Such is the mood on the far right these days, where a two- or three-hour radio show can leave Democrats virtually unscathed in favor of attacking Republicans — the damned party ‘‘establishment,’’ in particular. The relationship between the party and much of conservative media has been flipped since the ’90s, when House Republican leaders, including the future speaker, John Boehner, made Rush Limbaugh an honorary member of their caucus. Over time, conservatism has veered rightward, and Deace — capitalizing on his place in Iowa, with its first-in-the-nation presidential nominating contest — has emerged as one of the top voices of the political moment. Deace and others like him boast of being more conservative than Limbaugh or Fox News; like much of their audience, they consider themselves conservatives first and Republicans second (if only because being a Democrat is unthinkable). This strain of conservative media, and its take-no-prisoners ideology, have proliferated on websites, podcasts and video outlets, greatly complicating the Republican Party’s ability to govern and to pick presidential candidates with broad appeal.

Like his peers, Deace has nudged himself continuously to the right just to keep up with his audience. He once supported George W. Bush’s plans for a path to citizenship for undocumented immigrants, before being persuaded otherwise by his listeners; ‘‘Steve has grown,’’ says Maxwell, his producer. Bob Vander Plaats, a regular on Deace’s show and one of Iowa’s most politically influential conservatives as head of the evangelical group the Family Leader, says Deace has told him more than once, ‘‘You know, we’re at a point today where my listeners are more upset than I am.’’ Maxwell echoes that: ‘‘It’s like nobody’s conservative enough!’’ Deace and his audience have lately been gripped by a single issue: demanding that the Republican-controlled Congress shut down the government rather than fund Planned Parenthood, the nation’s largest network of abortion providers. Boehner’s refusal to lead that fight, knowing Republicans would lose to President Obama’s veto and in the general public’s opinion, was the proximate cause of his surprise announcement in September that he would resign as speaker, the third-highest office in the nation. Rather than be fired by militant Republicans, Boehner quit.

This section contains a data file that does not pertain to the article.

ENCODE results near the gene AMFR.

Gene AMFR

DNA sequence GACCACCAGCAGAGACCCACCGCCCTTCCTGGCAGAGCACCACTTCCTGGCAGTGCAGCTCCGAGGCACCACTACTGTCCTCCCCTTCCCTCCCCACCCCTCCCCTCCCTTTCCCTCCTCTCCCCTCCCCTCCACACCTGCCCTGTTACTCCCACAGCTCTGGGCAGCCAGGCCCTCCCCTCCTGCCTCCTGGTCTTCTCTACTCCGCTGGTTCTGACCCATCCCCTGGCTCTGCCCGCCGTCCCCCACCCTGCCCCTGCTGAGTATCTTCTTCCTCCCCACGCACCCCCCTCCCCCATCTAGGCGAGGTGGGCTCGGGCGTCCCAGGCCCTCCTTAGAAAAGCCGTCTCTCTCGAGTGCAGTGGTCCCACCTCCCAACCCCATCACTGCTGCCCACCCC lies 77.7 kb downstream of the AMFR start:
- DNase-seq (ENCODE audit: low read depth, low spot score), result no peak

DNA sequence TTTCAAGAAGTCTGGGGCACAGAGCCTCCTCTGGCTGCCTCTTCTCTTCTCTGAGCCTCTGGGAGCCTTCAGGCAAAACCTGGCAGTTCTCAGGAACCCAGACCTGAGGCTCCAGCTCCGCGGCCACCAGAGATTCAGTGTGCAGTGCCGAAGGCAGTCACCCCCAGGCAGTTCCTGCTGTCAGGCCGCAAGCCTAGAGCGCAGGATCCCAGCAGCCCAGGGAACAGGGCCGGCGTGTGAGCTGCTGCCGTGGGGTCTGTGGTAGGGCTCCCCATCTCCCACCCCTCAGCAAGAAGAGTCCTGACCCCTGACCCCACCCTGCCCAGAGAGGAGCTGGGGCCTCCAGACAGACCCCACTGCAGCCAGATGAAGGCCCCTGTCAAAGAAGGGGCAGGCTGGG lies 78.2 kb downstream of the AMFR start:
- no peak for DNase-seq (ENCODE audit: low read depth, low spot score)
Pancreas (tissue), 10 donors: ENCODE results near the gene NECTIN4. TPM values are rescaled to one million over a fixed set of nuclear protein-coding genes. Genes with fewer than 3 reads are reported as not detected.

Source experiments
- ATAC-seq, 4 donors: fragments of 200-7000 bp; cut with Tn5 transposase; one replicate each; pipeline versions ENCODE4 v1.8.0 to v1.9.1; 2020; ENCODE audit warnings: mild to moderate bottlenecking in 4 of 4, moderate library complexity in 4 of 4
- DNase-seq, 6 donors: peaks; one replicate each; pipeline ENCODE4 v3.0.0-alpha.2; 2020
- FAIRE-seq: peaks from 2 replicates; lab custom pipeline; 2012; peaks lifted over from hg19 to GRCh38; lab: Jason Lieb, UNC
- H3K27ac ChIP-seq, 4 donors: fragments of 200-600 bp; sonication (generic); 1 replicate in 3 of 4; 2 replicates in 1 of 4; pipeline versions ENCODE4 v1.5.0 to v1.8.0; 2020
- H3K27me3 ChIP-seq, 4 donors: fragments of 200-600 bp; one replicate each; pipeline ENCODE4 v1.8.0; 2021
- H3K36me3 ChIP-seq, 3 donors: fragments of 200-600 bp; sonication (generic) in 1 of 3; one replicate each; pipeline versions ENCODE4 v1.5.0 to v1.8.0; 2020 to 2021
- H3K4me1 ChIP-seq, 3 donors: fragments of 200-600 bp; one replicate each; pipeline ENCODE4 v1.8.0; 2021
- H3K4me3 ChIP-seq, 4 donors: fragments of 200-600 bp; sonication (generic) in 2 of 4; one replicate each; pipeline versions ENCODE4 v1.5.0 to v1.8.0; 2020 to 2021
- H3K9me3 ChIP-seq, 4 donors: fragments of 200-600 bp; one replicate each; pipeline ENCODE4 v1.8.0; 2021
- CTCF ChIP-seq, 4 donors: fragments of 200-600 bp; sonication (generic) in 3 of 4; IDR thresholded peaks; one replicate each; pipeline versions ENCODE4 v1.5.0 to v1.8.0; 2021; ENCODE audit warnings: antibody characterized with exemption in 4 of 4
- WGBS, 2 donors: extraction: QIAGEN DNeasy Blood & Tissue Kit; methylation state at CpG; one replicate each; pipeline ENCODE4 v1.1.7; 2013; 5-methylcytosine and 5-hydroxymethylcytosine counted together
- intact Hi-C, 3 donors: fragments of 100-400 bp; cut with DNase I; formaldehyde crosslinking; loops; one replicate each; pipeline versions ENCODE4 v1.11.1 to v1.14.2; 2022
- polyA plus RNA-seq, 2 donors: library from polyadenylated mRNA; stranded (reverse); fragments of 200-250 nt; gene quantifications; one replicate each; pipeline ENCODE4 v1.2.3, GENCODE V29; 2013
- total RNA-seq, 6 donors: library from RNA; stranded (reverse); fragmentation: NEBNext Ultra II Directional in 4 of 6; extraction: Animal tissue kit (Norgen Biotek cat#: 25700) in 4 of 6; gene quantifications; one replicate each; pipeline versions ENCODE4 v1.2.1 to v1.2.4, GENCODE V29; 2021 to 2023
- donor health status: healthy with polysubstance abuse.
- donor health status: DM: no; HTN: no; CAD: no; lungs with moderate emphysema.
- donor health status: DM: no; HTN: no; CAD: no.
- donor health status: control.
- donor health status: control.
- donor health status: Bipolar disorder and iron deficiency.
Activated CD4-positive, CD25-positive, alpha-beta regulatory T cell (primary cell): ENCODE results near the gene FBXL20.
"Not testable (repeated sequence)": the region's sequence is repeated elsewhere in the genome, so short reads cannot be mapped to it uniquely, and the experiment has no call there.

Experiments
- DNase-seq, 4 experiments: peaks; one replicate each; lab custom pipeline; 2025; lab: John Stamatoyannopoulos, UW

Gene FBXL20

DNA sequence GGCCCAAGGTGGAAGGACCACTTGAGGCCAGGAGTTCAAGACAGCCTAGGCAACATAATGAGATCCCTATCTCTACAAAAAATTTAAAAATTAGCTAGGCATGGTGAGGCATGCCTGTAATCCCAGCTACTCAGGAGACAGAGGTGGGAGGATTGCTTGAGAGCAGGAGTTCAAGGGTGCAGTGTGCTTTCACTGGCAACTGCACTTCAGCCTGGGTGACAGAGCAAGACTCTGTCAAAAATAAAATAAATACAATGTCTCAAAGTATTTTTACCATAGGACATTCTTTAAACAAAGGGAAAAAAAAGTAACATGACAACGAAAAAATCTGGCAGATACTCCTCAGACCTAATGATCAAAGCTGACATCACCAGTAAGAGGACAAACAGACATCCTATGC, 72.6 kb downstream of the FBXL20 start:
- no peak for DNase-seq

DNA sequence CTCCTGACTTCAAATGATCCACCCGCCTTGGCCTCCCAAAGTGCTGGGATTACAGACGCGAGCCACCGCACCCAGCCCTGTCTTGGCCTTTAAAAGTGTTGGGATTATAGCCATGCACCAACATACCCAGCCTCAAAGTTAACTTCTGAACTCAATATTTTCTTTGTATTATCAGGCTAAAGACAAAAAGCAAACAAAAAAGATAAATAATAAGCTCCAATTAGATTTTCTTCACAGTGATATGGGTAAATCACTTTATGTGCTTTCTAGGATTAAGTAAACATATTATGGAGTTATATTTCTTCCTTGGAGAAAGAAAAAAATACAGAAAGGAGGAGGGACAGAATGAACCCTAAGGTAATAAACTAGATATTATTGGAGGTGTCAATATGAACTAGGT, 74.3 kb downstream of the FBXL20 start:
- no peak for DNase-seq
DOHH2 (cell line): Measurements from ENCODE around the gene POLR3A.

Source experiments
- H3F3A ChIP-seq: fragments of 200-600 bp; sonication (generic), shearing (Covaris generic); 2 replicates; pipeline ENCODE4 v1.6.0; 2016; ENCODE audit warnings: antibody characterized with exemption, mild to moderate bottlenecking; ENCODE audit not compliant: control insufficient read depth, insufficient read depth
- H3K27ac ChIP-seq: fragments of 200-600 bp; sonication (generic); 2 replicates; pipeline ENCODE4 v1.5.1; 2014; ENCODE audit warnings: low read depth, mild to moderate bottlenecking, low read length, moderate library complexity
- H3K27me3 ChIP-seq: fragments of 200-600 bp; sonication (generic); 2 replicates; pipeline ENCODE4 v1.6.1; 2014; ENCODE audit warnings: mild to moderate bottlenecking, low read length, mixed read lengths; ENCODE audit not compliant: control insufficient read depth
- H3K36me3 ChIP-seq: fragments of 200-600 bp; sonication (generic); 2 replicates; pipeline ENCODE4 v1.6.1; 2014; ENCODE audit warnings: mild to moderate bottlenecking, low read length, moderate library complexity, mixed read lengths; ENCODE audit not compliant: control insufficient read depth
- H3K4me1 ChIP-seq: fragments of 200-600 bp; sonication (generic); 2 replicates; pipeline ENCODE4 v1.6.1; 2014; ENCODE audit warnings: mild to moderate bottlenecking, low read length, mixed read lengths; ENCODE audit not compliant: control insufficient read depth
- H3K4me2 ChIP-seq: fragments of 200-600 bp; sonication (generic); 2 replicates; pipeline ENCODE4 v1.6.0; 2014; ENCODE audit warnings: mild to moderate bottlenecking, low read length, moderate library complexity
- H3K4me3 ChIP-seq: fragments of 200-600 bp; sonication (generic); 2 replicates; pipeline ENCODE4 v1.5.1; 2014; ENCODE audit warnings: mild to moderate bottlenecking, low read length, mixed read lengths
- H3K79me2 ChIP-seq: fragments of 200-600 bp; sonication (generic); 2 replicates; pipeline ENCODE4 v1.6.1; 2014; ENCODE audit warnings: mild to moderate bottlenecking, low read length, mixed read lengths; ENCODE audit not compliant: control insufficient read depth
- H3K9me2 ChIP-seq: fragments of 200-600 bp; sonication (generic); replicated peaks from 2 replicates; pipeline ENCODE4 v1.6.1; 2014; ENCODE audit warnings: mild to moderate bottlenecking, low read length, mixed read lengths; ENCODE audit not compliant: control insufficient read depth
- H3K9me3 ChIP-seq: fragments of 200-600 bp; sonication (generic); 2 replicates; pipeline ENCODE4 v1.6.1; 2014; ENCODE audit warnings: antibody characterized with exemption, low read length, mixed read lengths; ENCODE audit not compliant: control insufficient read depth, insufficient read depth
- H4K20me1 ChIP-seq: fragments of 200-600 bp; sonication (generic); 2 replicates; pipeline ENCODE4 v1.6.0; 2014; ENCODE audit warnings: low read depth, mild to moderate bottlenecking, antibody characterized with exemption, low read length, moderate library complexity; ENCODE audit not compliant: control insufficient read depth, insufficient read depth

Presidential candidates are trying to manage this anger and rebelliousness, in part by courting the messengers. By Deace’s own accounting, Mike Huckabee, Rick Santorum, Rand Paul and Bobby Jindal have been on his show ‘‘a ton’’ in the past year. Ben Carson, another repeat guest, sent a photo in which he is reading Deace’s 2014 book, ‘‘Rules for Patriots,’’ on a flight. ‘‘I know Donald Trump on a first-name basis, which is crazy for a kid from Iowa,’’ Deace says. He and Cruz also were ‘‘on a first-name basis’’ long before Deace endorsed Cruz this summer.

For many longtime Republicans, this bottom-up tumult from the party base in both the presidential and the legislative arenas is deeply unnerving. How can it be, they ask, that Republicans, traditionally so hierarchical and relatively disciplined — relative, that is, to Democrats — have become so divided and dysfunctional that serious people speculate about the collapse of a 161-year-old political party? Yet whether evolution or revolution, the rise of anti-establishment conservatives is in fact easy to understand when listening to the ‘‘Steve Deace Show.’’

Deace is surfing the same wave that is propelling Trump and Carson, and to a lesser extent, Ted Cruz, to influence in the GOP.  Remember, it's not just Republican politicians that have failed to "stop" President Obama, but FOX News and Rush Limbaugh too.

The GOP establishment includes the Right Wing Noise Machine, and it's falling out of favor.  The GOP has lost control of the monster it has unleashed, and Steve Deace is riding this bronco from hell over everyone in his path. Virulently racist, nationalist, and theocratic, Deace is downright dangerous, a Father Coughlin for the Twitter and Snapchat age.

He's the perfect representative of the GOP of Trump, Carson and hate.